Over the course of history, humans have always focused on securing necessary available energy, and for most of that history it proved to be a difficult task. In their nascent stages, humans collected vegetables and captured animals that were available regionally for food. Twelve thousand years ago humans arranged for the growth of certain kinds of edible vegetation, and later humans began harnessing wind and water flows to add still more available energy.

Five thousand years ago, humans began selecting and planting edible vegetation in a deliberately intensive fashion. This breakthrough established a much more substantial energy surplus, and a much greater fraction of the populace was able to specialize in tasks that didn’t involve food production. Eventually, humans improved food production processes to such a degree that large and densely organized populations could be supported and the city was born.

By today’s standards, most cities over much of human history were fairly modest enterprises. That’s because the sources of energy that they depended upon provided only a very modest energy surplus. That’s not by accident.

Renewable forms of available energy – sun, wind, and wave power – have very specific properties. For starters, they come in flows, which means they can only be used at the rate they come in at. Second, they’re diffuse and difficult to collect. Third, renewable energy is difficult to store efficiently. Fourth, they have low power. Lastly, and perhaps most importantly, they possess low energy density.

The size and complexity of these cities were necessarily inhibited by the ecological limits imposed by the regions they inhabited. Regardless of these limitations however, humans managed to construct and establish sufficiently complex, beautiful, and exceedingly liveable cities over the centuries.

These authentic cities provided an atmosphere conducive to the formation of rich cultures and breakthroughs in science, art, and philosophy. “Authentic city” is my term for an ecologically-harmonious way of living within the limits of a given region.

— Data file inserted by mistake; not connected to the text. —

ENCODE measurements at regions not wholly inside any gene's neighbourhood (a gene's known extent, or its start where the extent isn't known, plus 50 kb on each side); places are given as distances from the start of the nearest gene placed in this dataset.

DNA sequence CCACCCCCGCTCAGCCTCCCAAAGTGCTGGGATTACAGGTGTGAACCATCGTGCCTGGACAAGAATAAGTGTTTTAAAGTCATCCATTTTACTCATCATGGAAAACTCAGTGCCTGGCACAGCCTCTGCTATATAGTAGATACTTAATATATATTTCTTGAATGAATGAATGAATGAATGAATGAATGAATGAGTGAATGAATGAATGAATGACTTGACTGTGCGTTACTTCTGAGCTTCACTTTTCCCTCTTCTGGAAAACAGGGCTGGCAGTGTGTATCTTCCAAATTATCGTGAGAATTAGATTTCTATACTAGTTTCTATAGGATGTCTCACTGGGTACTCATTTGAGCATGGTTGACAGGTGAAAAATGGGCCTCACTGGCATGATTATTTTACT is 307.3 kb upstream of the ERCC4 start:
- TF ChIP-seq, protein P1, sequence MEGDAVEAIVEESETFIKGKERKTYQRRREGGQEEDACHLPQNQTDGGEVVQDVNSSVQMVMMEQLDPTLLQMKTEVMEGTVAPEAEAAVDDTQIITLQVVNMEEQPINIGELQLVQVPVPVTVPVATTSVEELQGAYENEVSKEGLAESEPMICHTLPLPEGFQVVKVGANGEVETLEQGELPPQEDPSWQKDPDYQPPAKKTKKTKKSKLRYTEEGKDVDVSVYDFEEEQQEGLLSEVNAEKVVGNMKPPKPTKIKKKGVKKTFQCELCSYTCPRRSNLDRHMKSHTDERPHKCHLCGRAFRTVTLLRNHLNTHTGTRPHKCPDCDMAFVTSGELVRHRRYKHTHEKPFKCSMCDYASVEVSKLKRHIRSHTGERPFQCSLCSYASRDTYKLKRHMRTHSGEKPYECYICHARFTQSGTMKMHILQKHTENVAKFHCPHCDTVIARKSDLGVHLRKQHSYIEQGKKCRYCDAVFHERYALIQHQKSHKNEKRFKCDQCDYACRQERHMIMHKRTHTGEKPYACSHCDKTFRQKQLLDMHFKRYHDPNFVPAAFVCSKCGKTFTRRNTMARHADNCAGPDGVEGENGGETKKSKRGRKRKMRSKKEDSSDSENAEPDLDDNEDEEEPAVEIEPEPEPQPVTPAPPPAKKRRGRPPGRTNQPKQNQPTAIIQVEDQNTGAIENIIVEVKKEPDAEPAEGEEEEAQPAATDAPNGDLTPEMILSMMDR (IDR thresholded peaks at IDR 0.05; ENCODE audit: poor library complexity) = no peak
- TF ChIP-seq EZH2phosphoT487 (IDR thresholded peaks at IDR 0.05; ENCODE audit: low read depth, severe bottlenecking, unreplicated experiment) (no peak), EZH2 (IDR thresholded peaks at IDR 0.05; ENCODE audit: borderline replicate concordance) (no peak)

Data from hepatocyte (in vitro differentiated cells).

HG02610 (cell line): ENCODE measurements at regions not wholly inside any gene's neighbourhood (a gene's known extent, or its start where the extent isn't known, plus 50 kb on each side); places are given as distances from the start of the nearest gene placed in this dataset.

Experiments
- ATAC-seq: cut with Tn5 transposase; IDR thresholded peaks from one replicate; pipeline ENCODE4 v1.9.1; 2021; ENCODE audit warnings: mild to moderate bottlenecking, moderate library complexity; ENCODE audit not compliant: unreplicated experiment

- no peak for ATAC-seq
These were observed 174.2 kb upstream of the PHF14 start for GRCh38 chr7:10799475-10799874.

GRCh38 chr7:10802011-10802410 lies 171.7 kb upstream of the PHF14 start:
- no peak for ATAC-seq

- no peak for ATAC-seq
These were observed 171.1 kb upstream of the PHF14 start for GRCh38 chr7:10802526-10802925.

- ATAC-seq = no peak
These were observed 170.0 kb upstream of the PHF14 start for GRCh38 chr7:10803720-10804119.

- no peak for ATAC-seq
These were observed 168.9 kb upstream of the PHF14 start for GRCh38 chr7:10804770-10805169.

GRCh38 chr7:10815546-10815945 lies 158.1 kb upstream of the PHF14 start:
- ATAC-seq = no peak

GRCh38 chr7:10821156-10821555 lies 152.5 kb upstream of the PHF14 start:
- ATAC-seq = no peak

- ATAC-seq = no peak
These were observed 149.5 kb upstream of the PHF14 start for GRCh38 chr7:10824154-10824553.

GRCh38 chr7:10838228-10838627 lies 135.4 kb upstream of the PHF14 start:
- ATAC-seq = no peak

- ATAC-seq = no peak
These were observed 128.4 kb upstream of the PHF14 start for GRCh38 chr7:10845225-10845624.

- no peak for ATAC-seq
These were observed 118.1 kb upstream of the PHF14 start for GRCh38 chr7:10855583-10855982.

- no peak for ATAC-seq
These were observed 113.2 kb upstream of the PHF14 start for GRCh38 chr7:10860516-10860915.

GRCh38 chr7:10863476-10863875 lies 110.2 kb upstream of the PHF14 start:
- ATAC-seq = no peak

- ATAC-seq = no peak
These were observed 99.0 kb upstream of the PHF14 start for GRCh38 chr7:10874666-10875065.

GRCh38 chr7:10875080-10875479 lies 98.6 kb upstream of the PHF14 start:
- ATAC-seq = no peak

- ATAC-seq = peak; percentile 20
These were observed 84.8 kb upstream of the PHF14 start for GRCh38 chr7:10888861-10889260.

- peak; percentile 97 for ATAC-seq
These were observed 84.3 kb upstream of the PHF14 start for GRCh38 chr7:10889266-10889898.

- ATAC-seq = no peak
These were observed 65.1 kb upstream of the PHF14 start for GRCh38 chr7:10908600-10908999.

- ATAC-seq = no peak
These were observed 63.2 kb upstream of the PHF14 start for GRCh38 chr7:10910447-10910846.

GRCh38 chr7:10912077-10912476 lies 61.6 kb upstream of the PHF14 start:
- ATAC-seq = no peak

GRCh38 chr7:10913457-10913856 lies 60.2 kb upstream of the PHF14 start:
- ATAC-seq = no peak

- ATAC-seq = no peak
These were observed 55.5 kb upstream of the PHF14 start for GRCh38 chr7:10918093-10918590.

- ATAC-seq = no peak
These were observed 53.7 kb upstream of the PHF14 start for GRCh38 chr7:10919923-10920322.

Authentic cities conform to a set of very general, time-tested operating principles. For example, they solve local problems with locationally-appropriate solutions. They consume products and resources in keeping with what can be produced and harvested locally. Their citizens fiercely defend the ecological health of the region from exploitation, as they recognize it as the indisputable source of their livelihood. In short, they enable all citizens to meet their own needs and to enhance their well-being, without degrading the natural world or the lives of other people, now or in the future.

These humble, yet sufficiently stimulating arrangements of living flourished for thousands of years across multiple continents. Yet with the discovery of fossil fuels and the advent of fossil fuel-utilizing technologies, this way of life gave way in a historical instant to the metastatic arrangements of living we see today all over the world.

The main differentiating factor between the authentic city and the metastatic city is the source of their available energy. Whereas authentic cities depended upon the modest energy surpluses afforded by renewable sources, metastatic cities increasingly exploited the enormous energy surpluses bestowed by non-renewable resources including natural gas, oil, and coal.

Fossil fuels offered huge advantages over renewable sources which made the decision to exploit them obvious. For one thing, fossil fuels come in stores as opposed to flows. This is important because stores of energy can be utilized at a flexible rate. Second, they comes in solids, liquids, and gases, and are relatively easy to collect. Third, fossil fuels are easy to store and distribute. Fourth, they possess high power content. Lastly, and most importantly, they have much higher energy density than renewable sources. This last point is vital, so I’m going to spend a moment on it.